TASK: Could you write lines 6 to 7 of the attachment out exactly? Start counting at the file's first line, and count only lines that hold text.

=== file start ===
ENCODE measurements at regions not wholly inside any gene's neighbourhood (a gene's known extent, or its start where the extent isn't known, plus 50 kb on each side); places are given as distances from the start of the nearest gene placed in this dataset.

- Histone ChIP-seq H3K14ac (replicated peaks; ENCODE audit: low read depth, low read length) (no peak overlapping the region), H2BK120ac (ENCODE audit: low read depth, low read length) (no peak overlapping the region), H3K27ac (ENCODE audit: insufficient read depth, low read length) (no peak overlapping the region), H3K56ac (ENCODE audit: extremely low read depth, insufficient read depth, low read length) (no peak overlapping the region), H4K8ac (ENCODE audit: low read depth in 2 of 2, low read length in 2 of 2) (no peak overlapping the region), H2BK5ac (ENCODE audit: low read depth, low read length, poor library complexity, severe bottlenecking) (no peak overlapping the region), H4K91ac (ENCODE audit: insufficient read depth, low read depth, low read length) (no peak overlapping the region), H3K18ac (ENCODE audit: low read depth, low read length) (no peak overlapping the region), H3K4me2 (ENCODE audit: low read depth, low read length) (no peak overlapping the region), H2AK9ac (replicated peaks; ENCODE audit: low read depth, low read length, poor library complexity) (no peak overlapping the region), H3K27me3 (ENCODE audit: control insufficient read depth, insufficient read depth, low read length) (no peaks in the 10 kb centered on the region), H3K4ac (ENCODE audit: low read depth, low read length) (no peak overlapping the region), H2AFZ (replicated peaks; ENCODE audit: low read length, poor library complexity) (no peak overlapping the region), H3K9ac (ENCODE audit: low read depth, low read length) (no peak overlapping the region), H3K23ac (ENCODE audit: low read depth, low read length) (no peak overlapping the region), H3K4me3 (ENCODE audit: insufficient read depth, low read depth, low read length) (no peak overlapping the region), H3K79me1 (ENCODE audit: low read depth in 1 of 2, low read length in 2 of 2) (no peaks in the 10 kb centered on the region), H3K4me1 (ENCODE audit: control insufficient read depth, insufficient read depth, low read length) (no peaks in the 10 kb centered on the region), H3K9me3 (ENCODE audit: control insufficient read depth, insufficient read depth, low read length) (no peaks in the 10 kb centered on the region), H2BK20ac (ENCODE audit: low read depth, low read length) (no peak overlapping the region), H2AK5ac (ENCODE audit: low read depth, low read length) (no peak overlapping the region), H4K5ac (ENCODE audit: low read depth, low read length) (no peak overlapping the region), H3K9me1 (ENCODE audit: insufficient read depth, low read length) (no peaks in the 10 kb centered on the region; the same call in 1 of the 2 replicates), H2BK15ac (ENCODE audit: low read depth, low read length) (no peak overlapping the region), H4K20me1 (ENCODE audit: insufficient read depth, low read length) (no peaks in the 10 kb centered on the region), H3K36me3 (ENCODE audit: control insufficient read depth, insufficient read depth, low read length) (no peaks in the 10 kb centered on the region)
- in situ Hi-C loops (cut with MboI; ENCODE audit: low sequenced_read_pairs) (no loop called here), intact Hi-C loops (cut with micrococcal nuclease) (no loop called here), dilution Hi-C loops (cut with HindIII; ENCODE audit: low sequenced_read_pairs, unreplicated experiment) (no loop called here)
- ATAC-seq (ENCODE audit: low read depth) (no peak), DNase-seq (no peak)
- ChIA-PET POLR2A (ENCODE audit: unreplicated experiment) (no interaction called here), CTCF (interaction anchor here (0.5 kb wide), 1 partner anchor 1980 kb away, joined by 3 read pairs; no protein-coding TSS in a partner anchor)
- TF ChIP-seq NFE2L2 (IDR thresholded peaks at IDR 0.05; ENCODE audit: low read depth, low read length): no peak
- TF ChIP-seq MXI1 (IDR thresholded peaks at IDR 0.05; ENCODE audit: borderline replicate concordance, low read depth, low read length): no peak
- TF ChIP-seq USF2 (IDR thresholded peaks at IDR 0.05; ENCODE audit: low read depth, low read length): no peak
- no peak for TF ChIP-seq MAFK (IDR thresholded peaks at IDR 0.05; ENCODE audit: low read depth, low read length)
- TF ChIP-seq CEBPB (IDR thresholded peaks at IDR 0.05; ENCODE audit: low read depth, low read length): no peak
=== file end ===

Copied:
- TF ChIP-seq NFE2L2 (IDR thresholded peaks at IDR 0.05; ENCODE audit: low read depth, low read length): no peak
- TF ChIP-seq MXI1 (IDR thresholded peaks at IDR 0.05; ENCODE audit: borderline replicate concordance, low read depth, low read length): no peak